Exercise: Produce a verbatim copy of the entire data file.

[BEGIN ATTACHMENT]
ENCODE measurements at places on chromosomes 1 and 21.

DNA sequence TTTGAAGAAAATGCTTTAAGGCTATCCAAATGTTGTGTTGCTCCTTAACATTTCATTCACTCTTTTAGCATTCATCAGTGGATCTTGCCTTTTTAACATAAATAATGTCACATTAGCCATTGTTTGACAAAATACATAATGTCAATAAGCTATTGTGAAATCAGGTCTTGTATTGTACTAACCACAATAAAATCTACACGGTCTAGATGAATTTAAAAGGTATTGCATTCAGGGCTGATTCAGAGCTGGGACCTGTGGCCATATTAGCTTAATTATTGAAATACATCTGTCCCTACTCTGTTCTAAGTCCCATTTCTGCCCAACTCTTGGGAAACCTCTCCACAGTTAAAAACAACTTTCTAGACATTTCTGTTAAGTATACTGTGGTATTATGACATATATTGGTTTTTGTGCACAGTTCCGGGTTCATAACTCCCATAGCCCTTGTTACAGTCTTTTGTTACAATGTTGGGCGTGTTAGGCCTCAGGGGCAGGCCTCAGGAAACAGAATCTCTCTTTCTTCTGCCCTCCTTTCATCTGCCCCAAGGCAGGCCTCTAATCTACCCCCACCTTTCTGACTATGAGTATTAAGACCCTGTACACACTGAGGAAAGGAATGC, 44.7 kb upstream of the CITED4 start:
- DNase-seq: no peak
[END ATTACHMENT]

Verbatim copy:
ENCODE measurements at places on chromosomes 1 and 21.

DNA sequence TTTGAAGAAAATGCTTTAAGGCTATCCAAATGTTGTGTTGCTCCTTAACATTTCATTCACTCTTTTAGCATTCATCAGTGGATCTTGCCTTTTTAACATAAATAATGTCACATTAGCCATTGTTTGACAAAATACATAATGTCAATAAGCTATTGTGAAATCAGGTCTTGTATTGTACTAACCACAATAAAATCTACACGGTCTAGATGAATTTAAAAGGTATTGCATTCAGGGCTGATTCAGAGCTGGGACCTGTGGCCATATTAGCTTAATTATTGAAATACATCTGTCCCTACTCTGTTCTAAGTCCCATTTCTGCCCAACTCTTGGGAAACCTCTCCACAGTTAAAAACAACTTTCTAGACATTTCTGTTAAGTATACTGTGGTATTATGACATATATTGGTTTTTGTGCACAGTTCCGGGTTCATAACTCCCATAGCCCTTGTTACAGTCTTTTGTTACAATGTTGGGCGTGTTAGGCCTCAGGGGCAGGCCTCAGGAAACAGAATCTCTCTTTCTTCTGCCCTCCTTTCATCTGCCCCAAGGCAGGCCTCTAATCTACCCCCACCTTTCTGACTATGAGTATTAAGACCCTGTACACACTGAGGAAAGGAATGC, 44.7 kb upstream of the CITED4 start:
- DNase-seq: no peak